How Performance Sunglasses Protect Your Eyes and Improve Your Fishing Game - Ultraviolet light begins raining down at daybreak and the aerial attack doesn’t subside until after the sun sets. The damage it does is often irreversible. Most anglers know to wear proper clothing and sunscreen, but too often the defense is left wide open at the eyes. Thankfully, today’s performance sunglasses offer UV protection and all-day comfort. They can even help you land more fish.
Sunburns, blisters and peeling are reminders that skin has been overexposed, but cumulative UV damage to your eyes waits before surfacing as cataracts or even macular degeneration. Finding the right eyewear alleviates the concern, but there are some key considerations. Here’s a look at the ingredients to consider before you buy.
The frequency of ultraviolet light is higher than the entire visible spectrum, well above what the human eye can detect. There are three distinct forms. Scientists have grouped them by their wavelength in descending order as UVA, UVB and UVC.
The earth’s ozone layer—still recovering from a steady decay caused by the once-widespread use of chlorofluorocarbons (CFCs)—prevents UVC from entering the atmosphere. It also provides moderate protection against UVB. However, UVA rays pass through with relative ease.
High-quality performance sunglasses block harmful UV radiation. The polycarbonate or glass lenses help some, but the invisible coatings they wear do the bulk of the work. This protective treatment can be equally effective on tinted or clear surfaces. Heavily shaded sunglasses may look like the ideal defense, but it’s not uncommon for them to provide little or no reduction in exposure.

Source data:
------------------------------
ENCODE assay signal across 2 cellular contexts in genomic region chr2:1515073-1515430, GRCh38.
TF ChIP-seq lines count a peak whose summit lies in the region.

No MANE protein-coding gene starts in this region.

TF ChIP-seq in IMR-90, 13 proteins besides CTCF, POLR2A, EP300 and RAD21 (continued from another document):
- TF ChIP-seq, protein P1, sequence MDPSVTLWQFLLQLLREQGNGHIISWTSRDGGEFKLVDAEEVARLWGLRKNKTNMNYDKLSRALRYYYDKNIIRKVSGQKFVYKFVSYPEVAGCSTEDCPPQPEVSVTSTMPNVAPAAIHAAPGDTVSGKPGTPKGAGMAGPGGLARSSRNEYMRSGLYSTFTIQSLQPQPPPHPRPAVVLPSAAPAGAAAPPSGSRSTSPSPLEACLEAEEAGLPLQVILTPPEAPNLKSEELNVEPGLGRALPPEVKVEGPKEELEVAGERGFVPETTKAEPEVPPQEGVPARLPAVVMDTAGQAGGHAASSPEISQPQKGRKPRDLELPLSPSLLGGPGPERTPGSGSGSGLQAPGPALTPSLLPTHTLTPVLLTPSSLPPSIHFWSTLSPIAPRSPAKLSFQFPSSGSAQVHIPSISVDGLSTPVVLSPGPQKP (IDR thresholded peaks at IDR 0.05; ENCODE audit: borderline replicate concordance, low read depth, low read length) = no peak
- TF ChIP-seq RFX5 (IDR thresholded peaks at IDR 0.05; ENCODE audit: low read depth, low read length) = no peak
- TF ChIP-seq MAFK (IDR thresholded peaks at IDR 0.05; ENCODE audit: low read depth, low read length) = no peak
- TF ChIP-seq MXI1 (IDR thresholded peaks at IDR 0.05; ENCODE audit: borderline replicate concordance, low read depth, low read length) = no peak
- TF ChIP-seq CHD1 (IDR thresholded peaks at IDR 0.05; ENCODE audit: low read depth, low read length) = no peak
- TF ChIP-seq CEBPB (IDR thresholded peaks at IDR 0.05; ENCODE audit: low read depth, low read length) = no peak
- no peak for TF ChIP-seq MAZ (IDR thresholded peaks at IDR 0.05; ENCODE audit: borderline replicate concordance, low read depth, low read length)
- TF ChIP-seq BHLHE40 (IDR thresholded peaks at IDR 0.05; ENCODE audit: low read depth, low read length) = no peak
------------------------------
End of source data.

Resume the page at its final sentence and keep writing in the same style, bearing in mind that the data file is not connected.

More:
Fishing eyewear should provide 100-percent protection against both UVA and UVB light. Consult the label, packaging and manufacturer’s website for full details. Lastly, don’t be fooled into thinking the high price of big-name, designer sunglasses accurately reflects performance. You shouldn’t have to spend your next paycheck just to get sunglasses that work.
UV protection is the primary consideration when selecting angling eyewear, but there are practical advantages when sunglasses wear multiple coatings. Things get wet and fish splash. When the bite’s on, you don’t have time to wipe water drops and dried spots from lenses. Instead of succumbing to the urge to toss them aside when things get messy, choose a pair of sunglasses with a hydrophobic coating. It helps shed moisture from the lens surface, providing a hands-free solution, whether you’re heading out under threatening skies or find yourself landing fish at a furious pace.
Water’s glare is fatiguing and often the enemy. Spotting fish in the shallows is a decided advantage with many species or during certain times of year, but that reflection can obscure the view. Polarized lenses—most often created by the application of an additional coating during manufacturing—cut through the haze. They block light polarized in one direction, yet allow the rest of the visible spectrum through. Eliminate those blinding highlights and you’ll be surprised how many lunkers you can see.